The tulip tree, Liriodendron tulipifera, is one of the largest of the native hardwood trees of the eastern United States, known to reach the height of 190 feet. Common names are confusing and include yellow-poplar and fiddletree but this tree is not related to either poplars or tulips. The genus Liriodendron in the magnolia family. It is fast-growing and a valuable hardwood species. The alternate leaves are simple and pinnately veined.
The perfect large brilliant flowers are solitary, greenish yellow with dashes of red or orange. They yield large quantities of nectar. Each inflorescence is borne on a short peduncle with flower parts arranged in a spiral which is a condition of basal angiosperms. The flower parts not distinctly differentiated into sepals and petals. The male and female portions of the flower are numerous. The stamen filaments are distinguishable from the pollen-producing anthers. The tree’s flower superficially resembles a tulip, hence the derivation of the common name.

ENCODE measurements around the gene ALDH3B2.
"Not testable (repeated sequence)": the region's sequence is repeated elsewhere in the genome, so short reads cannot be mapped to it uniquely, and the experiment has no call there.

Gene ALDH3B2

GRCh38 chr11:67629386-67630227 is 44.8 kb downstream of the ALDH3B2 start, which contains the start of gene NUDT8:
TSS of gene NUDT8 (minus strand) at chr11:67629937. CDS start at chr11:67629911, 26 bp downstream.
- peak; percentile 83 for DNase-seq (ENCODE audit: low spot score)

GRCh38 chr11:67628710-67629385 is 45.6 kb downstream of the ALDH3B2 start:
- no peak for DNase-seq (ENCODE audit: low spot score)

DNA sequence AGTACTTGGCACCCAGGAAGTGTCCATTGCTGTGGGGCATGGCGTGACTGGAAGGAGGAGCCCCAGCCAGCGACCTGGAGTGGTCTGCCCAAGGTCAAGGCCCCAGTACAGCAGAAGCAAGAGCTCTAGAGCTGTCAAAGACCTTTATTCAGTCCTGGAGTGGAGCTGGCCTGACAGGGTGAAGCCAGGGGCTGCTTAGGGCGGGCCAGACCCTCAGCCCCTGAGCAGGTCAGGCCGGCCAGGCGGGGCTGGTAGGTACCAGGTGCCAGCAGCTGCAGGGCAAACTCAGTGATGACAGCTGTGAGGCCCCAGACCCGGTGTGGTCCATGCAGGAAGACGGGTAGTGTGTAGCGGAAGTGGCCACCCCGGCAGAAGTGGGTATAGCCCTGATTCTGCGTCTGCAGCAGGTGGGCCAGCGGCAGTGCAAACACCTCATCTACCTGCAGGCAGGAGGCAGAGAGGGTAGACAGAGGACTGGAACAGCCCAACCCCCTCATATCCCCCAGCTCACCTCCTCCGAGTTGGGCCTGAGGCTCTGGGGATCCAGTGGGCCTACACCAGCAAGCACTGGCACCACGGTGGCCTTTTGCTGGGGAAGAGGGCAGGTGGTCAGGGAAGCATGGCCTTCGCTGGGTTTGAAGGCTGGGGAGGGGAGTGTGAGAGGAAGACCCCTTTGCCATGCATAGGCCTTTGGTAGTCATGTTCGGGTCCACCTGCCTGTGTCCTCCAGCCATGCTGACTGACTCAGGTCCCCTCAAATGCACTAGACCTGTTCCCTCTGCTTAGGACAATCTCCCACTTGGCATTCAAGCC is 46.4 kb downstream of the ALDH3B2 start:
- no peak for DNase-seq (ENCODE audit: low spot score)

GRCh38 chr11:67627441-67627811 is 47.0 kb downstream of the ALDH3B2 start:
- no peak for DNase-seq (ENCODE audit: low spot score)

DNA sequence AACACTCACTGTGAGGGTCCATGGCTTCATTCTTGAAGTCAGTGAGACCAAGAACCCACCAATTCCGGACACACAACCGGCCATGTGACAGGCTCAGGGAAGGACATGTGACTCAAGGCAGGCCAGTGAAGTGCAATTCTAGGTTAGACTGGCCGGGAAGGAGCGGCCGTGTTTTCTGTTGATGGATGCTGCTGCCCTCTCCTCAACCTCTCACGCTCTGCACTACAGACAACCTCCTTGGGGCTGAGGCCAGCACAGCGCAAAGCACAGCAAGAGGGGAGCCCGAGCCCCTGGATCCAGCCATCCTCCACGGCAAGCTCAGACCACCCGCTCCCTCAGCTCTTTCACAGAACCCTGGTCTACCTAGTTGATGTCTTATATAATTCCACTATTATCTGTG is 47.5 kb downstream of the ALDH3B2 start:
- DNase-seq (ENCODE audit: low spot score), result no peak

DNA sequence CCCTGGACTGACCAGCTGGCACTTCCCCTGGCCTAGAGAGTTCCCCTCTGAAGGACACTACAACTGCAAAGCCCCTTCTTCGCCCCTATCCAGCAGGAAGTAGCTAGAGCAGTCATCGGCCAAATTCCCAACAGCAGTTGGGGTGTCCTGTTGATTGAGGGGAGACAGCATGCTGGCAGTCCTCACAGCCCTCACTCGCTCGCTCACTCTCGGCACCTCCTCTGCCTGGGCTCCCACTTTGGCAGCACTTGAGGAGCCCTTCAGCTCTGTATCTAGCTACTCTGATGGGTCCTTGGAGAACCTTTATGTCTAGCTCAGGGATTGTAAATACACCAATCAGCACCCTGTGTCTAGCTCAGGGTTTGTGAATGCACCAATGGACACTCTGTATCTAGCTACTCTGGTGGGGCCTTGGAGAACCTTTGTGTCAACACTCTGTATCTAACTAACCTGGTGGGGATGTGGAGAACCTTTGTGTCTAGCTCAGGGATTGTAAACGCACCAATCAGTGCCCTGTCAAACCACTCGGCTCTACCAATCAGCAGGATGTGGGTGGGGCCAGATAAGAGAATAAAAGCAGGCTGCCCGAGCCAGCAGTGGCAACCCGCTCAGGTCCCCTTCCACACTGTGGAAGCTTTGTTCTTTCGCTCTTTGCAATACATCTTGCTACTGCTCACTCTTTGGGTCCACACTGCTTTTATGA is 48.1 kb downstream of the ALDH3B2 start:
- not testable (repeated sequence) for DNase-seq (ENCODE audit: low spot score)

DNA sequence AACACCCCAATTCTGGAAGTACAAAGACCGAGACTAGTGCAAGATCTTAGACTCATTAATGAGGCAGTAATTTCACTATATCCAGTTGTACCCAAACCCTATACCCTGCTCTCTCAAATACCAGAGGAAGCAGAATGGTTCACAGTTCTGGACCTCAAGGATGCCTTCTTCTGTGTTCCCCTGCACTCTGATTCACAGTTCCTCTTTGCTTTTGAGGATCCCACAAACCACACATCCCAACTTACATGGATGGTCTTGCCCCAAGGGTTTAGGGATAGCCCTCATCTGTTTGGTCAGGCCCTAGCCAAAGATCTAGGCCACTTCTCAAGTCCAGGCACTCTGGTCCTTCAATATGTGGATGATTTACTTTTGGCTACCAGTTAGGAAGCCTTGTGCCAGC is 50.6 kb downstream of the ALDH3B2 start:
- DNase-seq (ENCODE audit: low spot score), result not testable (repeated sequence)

Tulip trees grow readily from seeds. If seeds are planted in autumn they come up the succeeding spring. However, if sown in spring they often remain a year in the ground. It is reported that seeds from the highest branches of old trees are most likely to germinate. Alternatively, the tree can be propagated from cuttings. It prefers deep, rich, moist soils.